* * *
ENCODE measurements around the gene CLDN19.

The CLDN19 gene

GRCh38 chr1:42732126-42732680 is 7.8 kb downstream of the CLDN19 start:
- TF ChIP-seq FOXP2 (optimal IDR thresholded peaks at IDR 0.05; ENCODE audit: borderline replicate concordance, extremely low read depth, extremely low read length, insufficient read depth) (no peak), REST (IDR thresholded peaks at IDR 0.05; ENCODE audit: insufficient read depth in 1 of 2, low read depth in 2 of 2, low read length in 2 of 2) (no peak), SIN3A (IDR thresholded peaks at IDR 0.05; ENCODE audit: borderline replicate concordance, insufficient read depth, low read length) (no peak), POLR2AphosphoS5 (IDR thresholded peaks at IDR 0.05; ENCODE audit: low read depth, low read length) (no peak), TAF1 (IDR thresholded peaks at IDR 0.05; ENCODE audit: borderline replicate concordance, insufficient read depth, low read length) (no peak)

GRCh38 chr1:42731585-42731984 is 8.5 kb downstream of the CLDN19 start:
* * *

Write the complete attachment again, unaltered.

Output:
ENCODE measurements around the gene CLDN19.

The CLDN19 gene

GRCh38 chr1:42732126-42732680 is 7.8 kb downstream of the CLDN19 start:
- TF ChIP-seq FOXP2 (optimal IDR thresholded peaks at IDR 0.05; ENCODE audit: borderline replicate concordance, extremely low read depth, extremely low read length, insufficient read depth) (no peak), REST (IDR thresholded peaks at IDR 0.05; ENCODE audit: insufficient read depth in 1 of 2, low read depth in 2 of 2, low read length in 2 of 2) (no peak), SIN3A (IDR thresholded peaks at IDR 0.05; ENCODE audit: borderline replicate concordance, insufficient read depth, low read length) (no peak), POLR2AphosphoS5 (IDR thresholded peaks at IDR 0.05; ENCODE audit: low read depth, low read length) (no peak), TAF1 (IDR thresholded peaks at IDR 0.05; ENCODE audit: borderline replicate concordance, insufficient read depth, low read length) (no peak)

GRCh38 chr1:42731585-42731984 is 8.5 kb downstream of the CLDN19 start: